Germany's new fracking rules pass cabinet / Experts question commercial viability of shale gas in Europe
New rules on hydraulic fracturing, or fracking, passed by the German federal cabinet at the beginning of April may do little to quell the ongoing debate over chances and risks of the technology. In essence, the proposal drawn up by environment minister Barbara Hendricks places more restrictions on the practice for a limited period while holding out a promise of more flexibility four years down the road, a compromise palatable neither to advocates or opponents of shale gas.

In its current form, the legislation will allow test drilling immediately under certain conditions and commercial exploitation from 2019, where the tests show geological formations to be suitable. In any case, a six-member government-appointed committee of scientific advisers must approve any kind of activity. To avoid endangering drinking water supplies, exploration will be limited to areas where water protection and mining safety authorities declare it safe and restricted to depths below 3,000 m, although exceptions may be allowed.

Environmental advocates contend that the rules allow too many loopholes. As exploration can take place after 2019 without further study if the scientific committee approves, some have called the legislation a “fracking-enabling plan.” Drilling companies eager to get into the game still see their hands unnecessarily tied, and are especially unhappy about a provision that would make them liable for damage to the environment or property.

In the view of the chemical industry association Verband der Chemischen Industrie (Frankfurt;, the proposals as passed “do not provide a meaningful basis for exploitation." From its standpoint, “shale gas can play an important role in climate protection,” but more flexible rules are needed.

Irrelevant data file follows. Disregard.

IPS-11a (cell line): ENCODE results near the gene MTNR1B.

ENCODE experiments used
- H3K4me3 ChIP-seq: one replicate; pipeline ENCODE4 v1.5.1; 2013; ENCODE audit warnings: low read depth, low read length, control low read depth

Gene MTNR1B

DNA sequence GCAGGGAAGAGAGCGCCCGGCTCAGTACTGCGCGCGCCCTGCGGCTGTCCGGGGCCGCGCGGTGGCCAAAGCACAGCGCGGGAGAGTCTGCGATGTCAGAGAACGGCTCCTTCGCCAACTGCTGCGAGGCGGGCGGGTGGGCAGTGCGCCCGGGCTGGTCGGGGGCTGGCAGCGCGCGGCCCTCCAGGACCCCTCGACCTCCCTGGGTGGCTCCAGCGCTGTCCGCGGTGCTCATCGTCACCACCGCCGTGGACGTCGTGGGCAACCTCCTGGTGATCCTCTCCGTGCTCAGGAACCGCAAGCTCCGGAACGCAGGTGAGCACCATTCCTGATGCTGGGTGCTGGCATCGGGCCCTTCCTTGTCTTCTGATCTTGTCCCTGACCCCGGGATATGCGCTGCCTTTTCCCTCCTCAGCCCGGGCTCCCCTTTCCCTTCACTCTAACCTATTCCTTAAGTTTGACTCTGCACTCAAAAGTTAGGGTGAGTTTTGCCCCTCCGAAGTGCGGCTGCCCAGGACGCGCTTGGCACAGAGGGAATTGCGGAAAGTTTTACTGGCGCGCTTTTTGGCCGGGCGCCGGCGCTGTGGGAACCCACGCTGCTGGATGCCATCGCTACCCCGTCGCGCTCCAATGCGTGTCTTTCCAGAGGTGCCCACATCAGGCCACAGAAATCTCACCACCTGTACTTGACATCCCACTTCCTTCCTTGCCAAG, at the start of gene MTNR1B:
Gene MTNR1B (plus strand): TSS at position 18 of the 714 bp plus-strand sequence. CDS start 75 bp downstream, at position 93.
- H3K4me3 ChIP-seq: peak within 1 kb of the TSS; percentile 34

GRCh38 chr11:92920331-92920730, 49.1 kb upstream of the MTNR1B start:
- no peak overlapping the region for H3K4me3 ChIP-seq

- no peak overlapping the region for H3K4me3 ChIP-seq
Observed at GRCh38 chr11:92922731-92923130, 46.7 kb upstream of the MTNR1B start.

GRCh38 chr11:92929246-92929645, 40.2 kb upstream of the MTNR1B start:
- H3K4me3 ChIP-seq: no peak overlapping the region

Following its long and protracted internal and external deliberations, Germany’s coalition government takes a different view. “This law will enable us to circumscribe fracking so that it no longer represents a danger to people or the environment. As long as the risks cannot be fully evaluated, fracking will be banned,” Hendricks said, while energy and economics minister Sigmar Gabriel said the government’s decision will create “legal certainty both for people and for the industry.”

Observers of the German move point to falling oil and feedstock prices – which are down by half against the mid-2014 level – as another potential threat to fracking, in particular as Germany’s geography renders the procedure more invasive and expensive. A study by Energy Watch Group (EWG;, an international network of scientists and parliamentarians, has warned against the expansion of shale gas extraction both in Germany and Europe.

The costs of exploration and the environmental damage produced by fracking are “out of all proportion to the amount of raw materials extracted,” EWG asserts. “Why should Germany take the risks when the energy and climate policy debate requires other measures, anyway?” Werner Zittel, the study’s author, asks rhetorically in the paper. “The apparent success overseas cannot be transferred 1:1 to Europe, where other conditions prevail,” he adds.
13.04.2015 [230904-0]
Published on 13.04.2015

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